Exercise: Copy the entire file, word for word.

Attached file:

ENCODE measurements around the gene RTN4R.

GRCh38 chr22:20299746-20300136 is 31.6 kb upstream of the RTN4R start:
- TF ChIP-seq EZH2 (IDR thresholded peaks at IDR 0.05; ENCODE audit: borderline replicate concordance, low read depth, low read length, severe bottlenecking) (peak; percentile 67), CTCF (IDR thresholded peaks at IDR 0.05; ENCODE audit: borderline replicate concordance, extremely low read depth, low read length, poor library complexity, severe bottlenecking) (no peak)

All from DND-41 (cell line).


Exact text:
ENCODE measurements around the gene RTN4R.

GRCh38 chr22:20299746-20300136 is 31.6 kb upstream of the RTN4R start:
- TF ChIP-seq EZH2 (IDR thresholded peaks at IDR 0.05; ENCODE audit: borderline replicate concordance, low read depth, low read length, severe bottlenecking) (peak; percentile 67), CTCF (IDR thresholded peaks at IDR 0.05; ENCODE audit: borderline replicate concordance, extremely low read depth, low read length, poor library complexity, severe bottlenecking) (no peak)

All from DND-41 (cell line).